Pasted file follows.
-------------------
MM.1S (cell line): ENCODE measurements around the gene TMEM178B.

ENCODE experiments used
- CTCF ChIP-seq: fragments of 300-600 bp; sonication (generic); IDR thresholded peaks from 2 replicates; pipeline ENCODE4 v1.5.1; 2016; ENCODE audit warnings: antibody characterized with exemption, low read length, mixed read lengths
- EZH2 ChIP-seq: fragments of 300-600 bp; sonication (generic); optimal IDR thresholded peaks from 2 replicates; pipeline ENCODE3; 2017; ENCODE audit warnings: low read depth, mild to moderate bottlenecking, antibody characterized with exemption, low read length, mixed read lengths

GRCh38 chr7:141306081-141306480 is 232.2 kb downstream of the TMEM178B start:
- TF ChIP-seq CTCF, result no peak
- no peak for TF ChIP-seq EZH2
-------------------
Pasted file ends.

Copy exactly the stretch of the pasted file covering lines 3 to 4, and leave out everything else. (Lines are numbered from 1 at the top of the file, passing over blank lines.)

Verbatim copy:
- CTCF ChIP-seq: fragments of 300-600 bp; sonication (generic); IDR thresholded peaks from 2 replicates; pipeline ENCODE4 v1.5.1; 2016; ENCODE audit warnings: antibody characterized with exemption, low read length, mixed read lengths
- EZH2 ChIP-seq: fragments of 300-600 bp; sonication (generic); optimal IDR thresholded peaks from 2 replicates; pipeline ENCODE3; 2017; ENCODE audit warnings: low read depth, mild to moderate bottlenecking, antibody characterized with exemption, low read length, mixed read lengths